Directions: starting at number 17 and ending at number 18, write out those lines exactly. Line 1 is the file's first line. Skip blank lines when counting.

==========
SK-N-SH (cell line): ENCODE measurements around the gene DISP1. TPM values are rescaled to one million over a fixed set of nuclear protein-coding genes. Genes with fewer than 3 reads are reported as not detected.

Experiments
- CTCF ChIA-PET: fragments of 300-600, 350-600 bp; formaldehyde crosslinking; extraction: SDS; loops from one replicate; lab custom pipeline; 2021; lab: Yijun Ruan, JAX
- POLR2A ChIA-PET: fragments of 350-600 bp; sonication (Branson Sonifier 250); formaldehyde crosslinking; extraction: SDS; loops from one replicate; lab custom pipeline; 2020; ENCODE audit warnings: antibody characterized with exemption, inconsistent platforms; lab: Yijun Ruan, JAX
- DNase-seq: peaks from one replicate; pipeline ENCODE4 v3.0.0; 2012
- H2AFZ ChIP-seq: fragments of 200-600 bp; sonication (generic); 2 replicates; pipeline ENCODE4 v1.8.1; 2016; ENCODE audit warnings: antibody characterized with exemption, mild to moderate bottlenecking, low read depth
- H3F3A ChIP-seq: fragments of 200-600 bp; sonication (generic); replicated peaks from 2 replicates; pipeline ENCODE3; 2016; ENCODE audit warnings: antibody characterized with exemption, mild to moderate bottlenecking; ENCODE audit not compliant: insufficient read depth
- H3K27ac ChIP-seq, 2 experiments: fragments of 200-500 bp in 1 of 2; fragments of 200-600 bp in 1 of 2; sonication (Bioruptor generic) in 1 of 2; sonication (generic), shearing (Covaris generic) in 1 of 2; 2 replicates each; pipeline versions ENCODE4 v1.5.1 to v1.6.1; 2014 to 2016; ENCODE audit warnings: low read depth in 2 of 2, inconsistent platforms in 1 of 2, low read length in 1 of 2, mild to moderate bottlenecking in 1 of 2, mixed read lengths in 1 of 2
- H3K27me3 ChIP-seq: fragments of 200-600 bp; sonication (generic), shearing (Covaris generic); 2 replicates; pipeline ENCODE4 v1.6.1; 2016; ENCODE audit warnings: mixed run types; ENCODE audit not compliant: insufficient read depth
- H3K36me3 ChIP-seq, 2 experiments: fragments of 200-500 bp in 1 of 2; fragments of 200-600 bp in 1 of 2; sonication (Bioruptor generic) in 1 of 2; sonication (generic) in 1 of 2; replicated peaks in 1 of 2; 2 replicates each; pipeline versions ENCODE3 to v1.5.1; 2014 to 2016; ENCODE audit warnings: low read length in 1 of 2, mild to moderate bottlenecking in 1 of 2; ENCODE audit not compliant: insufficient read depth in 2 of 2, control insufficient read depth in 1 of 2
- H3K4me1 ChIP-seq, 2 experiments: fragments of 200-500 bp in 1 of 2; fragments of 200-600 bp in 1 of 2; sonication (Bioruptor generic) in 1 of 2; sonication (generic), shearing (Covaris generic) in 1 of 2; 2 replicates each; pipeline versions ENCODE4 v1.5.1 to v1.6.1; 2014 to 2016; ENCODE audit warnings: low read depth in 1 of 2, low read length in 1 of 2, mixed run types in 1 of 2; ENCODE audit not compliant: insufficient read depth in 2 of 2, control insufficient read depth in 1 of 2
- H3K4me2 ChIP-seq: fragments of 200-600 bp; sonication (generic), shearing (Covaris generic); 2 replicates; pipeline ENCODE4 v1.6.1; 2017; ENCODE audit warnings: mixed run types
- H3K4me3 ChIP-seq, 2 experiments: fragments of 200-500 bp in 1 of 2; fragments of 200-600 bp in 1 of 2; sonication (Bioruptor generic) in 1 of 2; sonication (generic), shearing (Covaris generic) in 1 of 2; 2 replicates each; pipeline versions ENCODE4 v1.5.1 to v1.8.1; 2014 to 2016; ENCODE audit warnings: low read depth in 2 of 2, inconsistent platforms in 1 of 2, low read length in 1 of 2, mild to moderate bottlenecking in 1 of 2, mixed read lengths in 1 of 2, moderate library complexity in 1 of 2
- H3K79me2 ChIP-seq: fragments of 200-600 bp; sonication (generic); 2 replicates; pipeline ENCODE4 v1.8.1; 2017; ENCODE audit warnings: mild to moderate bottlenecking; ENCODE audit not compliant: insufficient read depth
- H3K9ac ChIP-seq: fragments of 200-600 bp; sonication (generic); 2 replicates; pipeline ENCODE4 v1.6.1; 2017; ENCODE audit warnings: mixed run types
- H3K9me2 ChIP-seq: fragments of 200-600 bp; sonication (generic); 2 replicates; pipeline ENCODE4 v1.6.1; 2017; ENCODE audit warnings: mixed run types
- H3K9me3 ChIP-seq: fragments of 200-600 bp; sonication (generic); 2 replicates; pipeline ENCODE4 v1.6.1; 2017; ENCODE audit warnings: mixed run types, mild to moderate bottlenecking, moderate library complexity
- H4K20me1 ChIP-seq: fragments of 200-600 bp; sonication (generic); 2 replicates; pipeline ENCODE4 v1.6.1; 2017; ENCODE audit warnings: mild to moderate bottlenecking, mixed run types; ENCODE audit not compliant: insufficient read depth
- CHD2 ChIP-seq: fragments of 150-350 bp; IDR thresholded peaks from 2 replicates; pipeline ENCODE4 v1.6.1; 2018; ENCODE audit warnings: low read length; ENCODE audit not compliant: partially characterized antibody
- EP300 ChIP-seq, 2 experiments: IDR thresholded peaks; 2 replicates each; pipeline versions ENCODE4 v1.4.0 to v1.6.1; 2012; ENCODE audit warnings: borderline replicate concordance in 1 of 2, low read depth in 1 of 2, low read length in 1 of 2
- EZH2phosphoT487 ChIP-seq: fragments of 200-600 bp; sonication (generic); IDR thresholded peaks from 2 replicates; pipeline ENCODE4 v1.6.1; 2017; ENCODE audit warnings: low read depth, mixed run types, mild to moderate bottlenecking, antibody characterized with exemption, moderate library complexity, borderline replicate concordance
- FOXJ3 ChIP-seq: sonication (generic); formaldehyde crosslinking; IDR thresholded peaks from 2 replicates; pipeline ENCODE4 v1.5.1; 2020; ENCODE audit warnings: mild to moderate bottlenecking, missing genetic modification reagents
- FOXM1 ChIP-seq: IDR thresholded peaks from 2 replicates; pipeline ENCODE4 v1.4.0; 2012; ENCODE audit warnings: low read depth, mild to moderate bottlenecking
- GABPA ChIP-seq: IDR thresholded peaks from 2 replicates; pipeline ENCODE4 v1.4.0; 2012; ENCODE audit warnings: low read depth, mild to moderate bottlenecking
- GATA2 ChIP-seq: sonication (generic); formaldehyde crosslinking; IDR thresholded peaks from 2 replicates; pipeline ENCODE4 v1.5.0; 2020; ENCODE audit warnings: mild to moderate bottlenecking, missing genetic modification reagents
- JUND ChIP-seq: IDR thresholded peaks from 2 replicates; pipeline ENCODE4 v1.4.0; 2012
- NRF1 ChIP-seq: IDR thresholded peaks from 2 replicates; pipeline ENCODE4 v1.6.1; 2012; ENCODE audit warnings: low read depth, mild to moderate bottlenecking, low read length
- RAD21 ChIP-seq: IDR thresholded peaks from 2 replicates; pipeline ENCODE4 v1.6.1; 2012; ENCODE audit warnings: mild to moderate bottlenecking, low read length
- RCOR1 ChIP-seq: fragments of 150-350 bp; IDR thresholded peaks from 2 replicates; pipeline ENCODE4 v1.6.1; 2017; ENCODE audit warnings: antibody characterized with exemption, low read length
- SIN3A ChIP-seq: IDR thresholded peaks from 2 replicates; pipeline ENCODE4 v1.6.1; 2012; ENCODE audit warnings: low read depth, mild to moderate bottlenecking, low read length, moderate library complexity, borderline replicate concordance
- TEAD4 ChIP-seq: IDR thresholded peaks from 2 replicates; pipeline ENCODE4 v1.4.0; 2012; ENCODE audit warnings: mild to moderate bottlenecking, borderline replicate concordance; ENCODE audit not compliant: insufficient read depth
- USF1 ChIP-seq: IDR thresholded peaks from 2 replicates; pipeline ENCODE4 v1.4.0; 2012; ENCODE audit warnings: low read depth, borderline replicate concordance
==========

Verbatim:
- H3K9me3 ChIP-seq: fragments of 200-600 bp; sonication (generic); 2 replicates; pipeline ENCODE4 v1.6.1; 2017; ENCODE audit warnings: mixed run types, mild to moderate bottlenecking, moderate library complexity
- H4K20me1 ChIP-seq: fragments of 200-600 bp; sonication (generic); 2 replicates; pipeline ENCODE4 v1.6.1; 2017; ENCODE audit warnings: mild to moderate bottlenecking, mixed run types; ENCODE audit not compliant: insufficient read depth